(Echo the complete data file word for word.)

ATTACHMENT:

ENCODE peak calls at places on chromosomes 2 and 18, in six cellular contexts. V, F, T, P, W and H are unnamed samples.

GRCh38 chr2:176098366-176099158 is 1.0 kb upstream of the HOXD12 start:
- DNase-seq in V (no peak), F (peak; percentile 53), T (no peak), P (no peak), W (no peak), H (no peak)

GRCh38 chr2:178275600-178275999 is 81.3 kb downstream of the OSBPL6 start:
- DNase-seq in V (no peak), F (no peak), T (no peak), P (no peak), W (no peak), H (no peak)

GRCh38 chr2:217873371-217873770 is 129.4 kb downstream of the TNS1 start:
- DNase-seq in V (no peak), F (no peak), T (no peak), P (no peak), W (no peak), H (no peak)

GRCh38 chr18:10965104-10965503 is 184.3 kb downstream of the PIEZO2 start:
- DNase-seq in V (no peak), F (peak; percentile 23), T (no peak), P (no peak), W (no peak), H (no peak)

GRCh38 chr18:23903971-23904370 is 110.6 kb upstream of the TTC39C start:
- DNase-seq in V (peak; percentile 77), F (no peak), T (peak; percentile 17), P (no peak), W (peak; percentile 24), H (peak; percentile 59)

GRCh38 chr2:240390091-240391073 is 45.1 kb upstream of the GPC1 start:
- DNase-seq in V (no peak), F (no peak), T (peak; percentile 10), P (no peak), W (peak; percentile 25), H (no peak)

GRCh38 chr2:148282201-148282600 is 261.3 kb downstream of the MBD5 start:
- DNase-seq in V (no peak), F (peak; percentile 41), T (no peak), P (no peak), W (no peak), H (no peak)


ENCODE peak calls at places on chromosomes 2 and 18, in six cellular contexts. V, F, T, P, W and H are unnamed samples.

GRCh38 chr2:176098366-176099158 is 1.0 kb upstream of the HOXD12 start:
- DNase-seq in V (no peak), F (peak; percentile 53), T (no peak), P (no peak), W (no peak), H (no peak)

GRCh38 chr2:178275600-178275999 is 81.3 kb downstream of the OSBPL6 start:
- DNase-seq in V (no peak), F (no peak), T (no peak), P (no peak), W (no peak), H (no peak)

GRCh38 chr2:217873371-217873770 is 129.4 kb downstream of the TNS1 start:
- DNase-seq in V (no peak), F (no peak), T (no peak), P (no peak), W (no peak), H (no peak)

GRCh38 chr18:10965104-10965503 is 184.3 kb downstream of the PIEZO2 start:
- DNase-seq in V (no peak), F (peak; percentile 23), T (no peak), P (no peak), W (no peak), H (no peak)

GRCh38 chr18:23903971-23904370 is 110.6 kb upstream of the TTC39C start:
- DNase-seq in V (peak; percentile 77), F (no peak), T (peak; percentile 17), P (no peak), W (peak; percentile 24), H (peak; percentile 59)

GRCh38 chr2:240390091-240391073 is 45.1 kb upstream of the GPC1 start:
- DNase-seq in V (no peak), F (no peak), T (peak; percentile 10), P (no peak), W (peak; percentile 25), H (no peak)

GRCh38 chr2:148282201-148282600 is 261.3 kb downstream of the MBD5 start:
- DNase-seq in V (no peak), F (peak; percentile 41), T (no peak), P (no peak), W (no peak), H (no peak)